“It’s incredible to have that confidence from your management. They will reward you if you do your job on the ice. They did the best they could, and they do every deadline. They brought in two great guys (Pat Maroon and Andrew Peeke) that are going to fit great in our group and our locker room on our team, and play the way we expect every night. We’re excited to have them.”

The deadline pickup by that flew way under the radar: On Thursday, Nashville GM Barry Trotz sent a fifth-round pick to the Chicago Blackhawks for left winger Anthony Beauvillier, whom he had coached with the N.Y. Islanders.
Beauvillier, included in the Jan. 30, 2023, Bo Horvat blockbuster, faded in Vancouver and, on Nov. 8, 2023, went to Chicago for a fifth-round pick that the Blackhawks get back now, albeit in the middle of the round rather than at the start.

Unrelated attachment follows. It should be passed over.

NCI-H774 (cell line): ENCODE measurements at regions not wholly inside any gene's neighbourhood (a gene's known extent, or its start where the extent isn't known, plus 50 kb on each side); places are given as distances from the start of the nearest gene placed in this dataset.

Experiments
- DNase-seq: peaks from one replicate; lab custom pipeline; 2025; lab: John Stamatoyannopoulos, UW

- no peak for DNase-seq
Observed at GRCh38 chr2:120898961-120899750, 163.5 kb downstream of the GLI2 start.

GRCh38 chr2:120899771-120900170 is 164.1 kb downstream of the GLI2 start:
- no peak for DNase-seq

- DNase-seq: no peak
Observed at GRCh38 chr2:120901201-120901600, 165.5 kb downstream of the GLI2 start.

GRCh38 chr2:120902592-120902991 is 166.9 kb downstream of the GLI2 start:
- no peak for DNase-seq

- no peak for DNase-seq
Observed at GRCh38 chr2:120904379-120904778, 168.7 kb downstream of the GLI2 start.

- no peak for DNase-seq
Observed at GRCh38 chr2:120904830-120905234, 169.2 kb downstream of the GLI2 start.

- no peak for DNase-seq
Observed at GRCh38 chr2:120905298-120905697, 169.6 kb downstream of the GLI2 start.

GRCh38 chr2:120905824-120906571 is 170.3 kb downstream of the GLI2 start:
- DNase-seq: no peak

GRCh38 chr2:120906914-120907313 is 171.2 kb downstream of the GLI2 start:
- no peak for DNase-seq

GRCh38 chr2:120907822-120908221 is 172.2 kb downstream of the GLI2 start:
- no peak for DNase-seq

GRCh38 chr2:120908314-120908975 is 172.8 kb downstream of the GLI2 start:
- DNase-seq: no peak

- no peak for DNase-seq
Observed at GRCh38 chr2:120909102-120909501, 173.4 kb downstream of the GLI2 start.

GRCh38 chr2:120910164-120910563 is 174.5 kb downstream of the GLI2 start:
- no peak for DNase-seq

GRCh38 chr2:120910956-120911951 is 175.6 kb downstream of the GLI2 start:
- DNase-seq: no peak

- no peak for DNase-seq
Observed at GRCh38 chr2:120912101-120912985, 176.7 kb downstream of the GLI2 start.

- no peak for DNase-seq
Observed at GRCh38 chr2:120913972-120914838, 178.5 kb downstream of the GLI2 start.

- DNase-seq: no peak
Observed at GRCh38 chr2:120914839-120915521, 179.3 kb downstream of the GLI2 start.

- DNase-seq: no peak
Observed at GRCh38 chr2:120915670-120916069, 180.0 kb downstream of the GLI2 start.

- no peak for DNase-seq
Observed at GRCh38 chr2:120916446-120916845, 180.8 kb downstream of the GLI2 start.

If the Predators get the Beauvillier who helped the Islanders eliminate the Boston Bruins and reached the 2021 Eastern Conference Final, then this is the deal that will make the defense-first Preds a conversation piece next month and perhaps in May.